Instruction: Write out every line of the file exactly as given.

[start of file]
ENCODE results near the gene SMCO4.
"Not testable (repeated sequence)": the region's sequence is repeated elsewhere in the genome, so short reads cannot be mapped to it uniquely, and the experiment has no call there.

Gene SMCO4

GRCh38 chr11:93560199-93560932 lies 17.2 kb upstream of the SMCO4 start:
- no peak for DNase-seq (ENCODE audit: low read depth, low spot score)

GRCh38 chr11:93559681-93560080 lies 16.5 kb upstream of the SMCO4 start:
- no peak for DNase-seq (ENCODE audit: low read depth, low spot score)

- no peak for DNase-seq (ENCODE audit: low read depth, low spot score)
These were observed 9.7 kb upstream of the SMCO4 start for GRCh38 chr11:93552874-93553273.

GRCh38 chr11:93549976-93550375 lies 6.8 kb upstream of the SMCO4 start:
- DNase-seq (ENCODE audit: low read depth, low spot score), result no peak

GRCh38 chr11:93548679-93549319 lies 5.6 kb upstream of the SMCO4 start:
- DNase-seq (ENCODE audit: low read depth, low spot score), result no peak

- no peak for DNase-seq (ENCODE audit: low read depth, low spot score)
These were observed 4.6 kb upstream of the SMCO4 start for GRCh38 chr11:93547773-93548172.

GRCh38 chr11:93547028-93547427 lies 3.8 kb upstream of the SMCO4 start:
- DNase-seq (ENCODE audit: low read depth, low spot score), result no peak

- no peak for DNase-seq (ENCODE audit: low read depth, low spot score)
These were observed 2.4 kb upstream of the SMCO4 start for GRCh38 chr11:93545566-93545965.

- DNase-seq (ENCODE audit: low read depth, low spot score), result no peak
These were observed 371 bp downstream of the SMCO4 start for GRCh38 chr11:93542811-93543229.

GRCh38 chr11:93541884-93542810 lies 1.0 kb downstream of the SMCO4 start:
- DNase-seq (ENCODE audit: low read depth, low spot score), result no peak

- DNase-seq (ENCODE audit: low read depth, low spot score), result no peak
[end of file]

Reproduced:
ENCODE results near the gene SMCO4.
"Not testable (repeated sequence)": the region's sequence is repeated elsewhere in the genome, so short reads cannot be mapped to it uniquely, and the experiment has no call there.

Gene SMCO4

GRCh38 chr11:93560199-93560932 lies 17.2 kb upstream of the SMCO4 start:
- no peak for DNase-seq (ENCODE audit: low read depth, low spot score)

GRCh38 chr11:93559681-93560080 lies 16.5 kb upstream of the SMCO4 start:
- no peak for DNase-seq (ENCODE audit: low read depth, low spot score)

- no peak for DNase-seq (ENCODE audit: low read depth, low spot score)
These were observed 9.7 kb upstream of the SMCO4 start for GRCh38 chr11:93552874-93553273.

GRCh38 chr11:93549976-93550375 lies 6.8 kb upstream of the SMCO4 start:
- DNase-seq (ENCODE audit: low read depth, low spot score), result no peak

GRCh38 chr11:93548679-93549319 lies 5.6 kb upstream of the SMCO4 start:
- DNase-seq (ENCODE audit: low read depth, low spot score), result no peak

- no peak for DNase-seq (ENCODE audit: low read depth, low spot score)
These were observed 4.6 kb upstream of the SMCO4 start for GRCh38 chr11:93547773-93548172.

GRCh38 chr11:93547028-93547427 lies 3.8 kb upstream of the SMCO4 start:
- DNase-seq (ENCODE audit: low read depth, low spot score), result no peak

- no peak for DNase-seq (ENCODE audit: low read depth, low spot score)
These were observed 2.4 kb upstream of the SMCO4 start for GRCh38 chr11:93545566-93545965.

- DNase-seq (ENCODE audit: low read depth, low spot score), result no peak
These were observed 371 bp downstream of the SMCO4 start for GRCh38 chr11:93542811-93543229.

GRCh38 chr11:93541884-93542810 lies 1.0 kb downstream of the SMCO4 start:
- DNase-seq (ENCODE audit: low read depth, low spot score), result no peak

- DNase-seq (ENCODE audit: low read depth, low spot score), result no peak